Time really does fly! I can’t quite believe it’s just over two weeks until the start of the Business Analysis Conference Europe 2019 (#BA2019) in London. As I plan the final practice runs of my presentation which is entitled “Whose Perspective Is It Anyway? Practical Analysis Techniques for Understanding Tricky Stakeholders”, I can’t help but get a…
As anyone who has ever worked with me will know, I’m somewhat of an advocate of Non-Functional Requirements (NFR) Analysis. I’ve found that in some projects, sadly, the NFRs are left unexamined, with the Functional Requirements taking the lime-light. This is understandable, after all it’s far easier to talk about what needs to change, and far harder to talk about the quality attributes and other non-functional elements of that same change. Yet get the NFRs wrong, and you end up building a very shiny and expensive system that nobody actually uses. If you are in the UK and have been to a Post Office recently you may have experienced the ‘self-service’ booths. As Roland Hesz observed on Twitter, these are so complicated to use that they have a member of staff guiding people through the process….
For a whole variety of reasons, I’ve been thinking about NFRs a lot recently, and I came across three articles that really resonated with me, and made me think it’s about time we revisited the ‘standard lists’ of NFRs that we use. In particular, I think there are two sets of categories that we ought to add.
As I’m sure many readers will be aware, the International Institute of Business Analysis (IIBA®) recently launched the IIBA®-AAC. AAC stands for “Agile Analysis Certificate” and as you’d expect this is a certification program aimed at BAs working in an agile environment. I recently sat (and passed!) the exam, and since then a number of people have asked me if I have any tips. With this in mind, I thought I’d put together a blog post whilst the experience of studying was fresh in my mind. I hope that you find this useful.
Imagine the scene: You’re just about to start the analysis for a project which involves a large contact centre employing hundreds of people. The call centre manager hands you a dusty folder marked Procedure Guide. “Here you go, this is exactly how we do things here.” says the manager, “this will save you interviewing our busy front-line workers!”.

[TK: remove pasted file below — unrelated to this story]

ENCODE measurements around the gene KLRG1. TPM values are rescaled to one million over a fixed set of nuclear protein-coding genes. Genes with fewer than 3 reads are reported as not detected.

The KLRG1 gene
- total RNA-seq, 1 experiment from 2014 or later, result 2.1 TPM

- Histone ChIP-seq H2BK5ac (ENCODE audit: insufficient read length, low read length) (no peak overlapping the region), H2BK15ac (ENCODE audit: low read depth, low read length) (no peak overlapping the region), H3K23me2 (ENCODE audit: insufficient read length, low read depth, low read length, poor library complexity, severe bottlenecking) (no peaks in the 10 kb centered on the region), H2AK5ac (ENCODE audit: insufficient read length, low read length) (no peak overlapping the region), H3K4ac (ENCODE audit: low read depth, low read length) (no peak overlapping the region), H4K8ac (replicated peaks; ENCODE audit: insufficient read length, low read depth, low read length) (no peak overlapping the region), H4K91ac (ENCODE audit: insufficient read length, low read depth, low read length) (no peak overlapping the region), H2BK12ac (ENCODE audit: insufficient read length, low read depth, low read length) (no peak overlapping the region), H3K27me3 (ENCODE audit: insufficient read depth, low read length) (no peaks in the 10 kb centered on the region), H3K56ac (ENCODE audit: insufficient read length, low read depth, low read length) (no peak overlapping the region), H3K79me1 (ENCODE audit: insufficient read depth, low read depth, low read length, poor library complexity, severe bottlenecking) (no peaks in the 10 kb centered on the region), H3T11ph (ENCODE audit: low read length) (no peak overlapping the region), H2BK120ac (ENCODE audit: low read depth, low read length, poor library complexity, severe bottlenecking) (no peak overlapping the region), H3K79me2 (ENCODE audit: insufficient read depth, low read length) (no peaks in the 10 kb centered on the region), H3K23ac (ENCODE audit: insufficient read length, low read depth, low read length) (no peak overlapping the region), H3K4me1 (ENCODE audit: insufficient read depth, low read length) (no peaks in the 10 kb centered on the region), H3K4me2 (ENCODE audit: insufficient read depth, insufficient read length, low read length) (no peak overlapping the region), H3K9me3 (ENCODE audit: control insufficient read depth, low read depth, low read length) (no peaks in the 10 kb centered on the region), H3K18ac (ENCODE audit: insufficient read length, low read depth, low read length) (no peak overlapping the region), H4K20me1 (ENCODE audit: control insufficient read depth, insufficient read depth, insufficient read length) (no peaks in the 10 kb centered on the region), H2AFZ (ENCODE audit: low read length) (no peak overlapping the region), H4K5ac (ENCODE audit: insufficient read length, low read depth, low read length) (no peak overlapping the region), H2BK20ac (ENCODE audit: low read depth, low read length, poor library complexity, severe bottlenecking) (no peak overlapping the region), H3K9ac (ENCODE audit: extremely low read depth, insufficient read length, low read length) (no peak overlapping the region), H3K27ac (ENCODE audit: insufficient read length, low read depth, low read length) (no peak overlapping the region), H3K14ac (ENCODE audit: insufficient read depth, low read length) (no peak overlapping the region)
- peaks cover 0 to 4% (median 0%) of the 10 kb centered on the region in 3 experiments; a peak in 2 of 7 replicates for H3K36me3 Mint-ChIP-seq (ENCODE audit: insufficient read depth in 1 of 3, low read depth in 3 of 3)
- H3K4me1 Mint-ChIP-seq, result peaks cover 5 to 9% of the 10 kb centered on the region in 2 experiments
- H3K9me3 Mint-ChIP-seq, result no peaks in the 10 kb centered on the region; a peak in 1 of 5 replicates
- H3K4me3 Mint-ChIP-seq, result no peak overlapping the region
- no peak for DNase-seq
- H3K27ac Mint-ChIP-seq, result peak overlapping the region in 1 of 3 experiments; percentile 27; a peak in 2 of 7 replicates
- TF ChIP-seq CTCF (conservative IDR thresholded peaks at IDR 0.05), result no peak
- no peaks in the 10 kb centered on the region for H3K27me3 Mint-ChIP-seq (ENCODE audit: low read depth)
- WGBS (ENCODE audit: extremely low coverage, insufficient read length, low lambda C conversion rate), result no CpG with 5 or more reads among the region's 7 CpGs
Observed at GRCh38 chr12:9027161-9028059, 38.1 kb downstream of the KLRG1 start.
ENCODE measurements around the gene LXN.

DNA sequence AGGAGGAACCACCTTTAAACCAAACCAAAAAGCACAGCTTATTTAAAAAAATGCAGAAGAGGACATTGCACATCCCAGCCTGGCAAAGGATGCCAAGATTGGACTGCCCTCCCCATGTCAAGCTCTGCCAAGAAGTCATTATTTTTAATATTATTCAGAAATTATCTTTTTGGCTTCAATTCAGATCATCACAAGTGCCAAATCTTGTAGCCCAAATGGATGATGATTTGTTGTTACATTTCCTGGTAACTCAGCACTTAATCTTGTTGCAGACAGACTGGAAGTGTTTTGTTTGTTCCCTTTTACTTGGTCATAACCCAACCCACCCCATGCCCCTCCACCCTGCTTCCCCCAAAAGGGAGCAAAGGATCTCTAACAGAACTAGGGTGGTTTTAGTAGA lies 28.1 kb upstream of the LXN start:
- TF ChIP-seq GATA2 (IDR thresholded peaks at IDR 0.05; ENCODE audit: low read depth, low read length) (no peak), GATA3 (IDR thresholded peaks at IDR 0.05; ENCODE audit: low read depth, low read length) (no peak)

I suspect many of us have experienced this situation (although it’s far more likely to be some kind of electronic repository rather than a dusty manual) and when it happens we try and hold back a wry smile. Procedure guides are extremely useful artefacts, but so often they are not properly managed and maintained and they quickly fall into disrepair. In some cases, the work that is conducted on the shop floor often bares only a passing resemblance to the ‘official’ processes, and in many cases there are unofficial ‘enhancements’, ‘interpretations’ and ‘workarounds’ that have crept in over the years.
With this in mind, when we are carrying out business analysis and improvement work it’s important that we understand how the work really works. Elicitation techniques such as observation, apprenticing, scenario analysis and many others can help here. If the process hasn’t been well-managed and well-maintained it’s highly likely that we’ll find variation. Differences between teams, and even individual workers may have emerged. There may be entire new ‘steps’ in the process that have been created, or steps might have been removed, re-ordered or changed in some other way.
Standardisation Isn’t (Always) Our Friend
As many of you know, I enthusiastically believe in the value that good quality Business Analysis can bring, and I love speaking, writing and presenting on this and many other topics! In a break from my normal ‘blog’ style, I have a very quick update for you. I’m really excited to announce I’ll be speaking at…
Like most folks I know, I have a whole range of mixed memories from my years at school. Some fantastically ecstatic, others scary and traumatic, but I suppose the sum of those experiences were all ‘character building’. If you had met me as a school-age child, you would have found someone who had very strong ideological views, but who so often lacked the ability to express them clearly. Some would argue that little has changed 🙂
I did fairly well at school, but was also seen as a bit feisty at times—my strong views and beliefs weren’t always compatible with the power structures that existed in schools (those power structures, by the way, extend way beyond the teachers and well into the playground). One phrase that I remember people who perceived that they had power over me told me time and time again was:
“You’ll think differently when you’re older“
Within some organisations there seems to be a management mantra of “pursuing ruthless efficiency”. On the face of it, other than sounding like something that ought to appear on a “buzzword bingo” sheet, this seems like a sensible thing to aim for—I mean if we can hit the “sweet spot” of being more efficient (i.e. incurring less costs) whilst also being effective and delivering what our customers want, that has to be a good thing, right?
Well yes, this statement is probably true—to an extent—but there are some important nuances that are easily overlooked. Efficiency is crucial, but like most things in life, it becomes problematic when taken to an extreme. Balanced efficiency can be an excellent thing to aim for—it can actually mean you exceed customers’ expectations (“You can deliver quicker than I expected? Awesome!”). Ruthless efficiency, on the other hand, where an organisation cuts, cuts, cuts without looking and thinking holistically at the impact is far more problematic.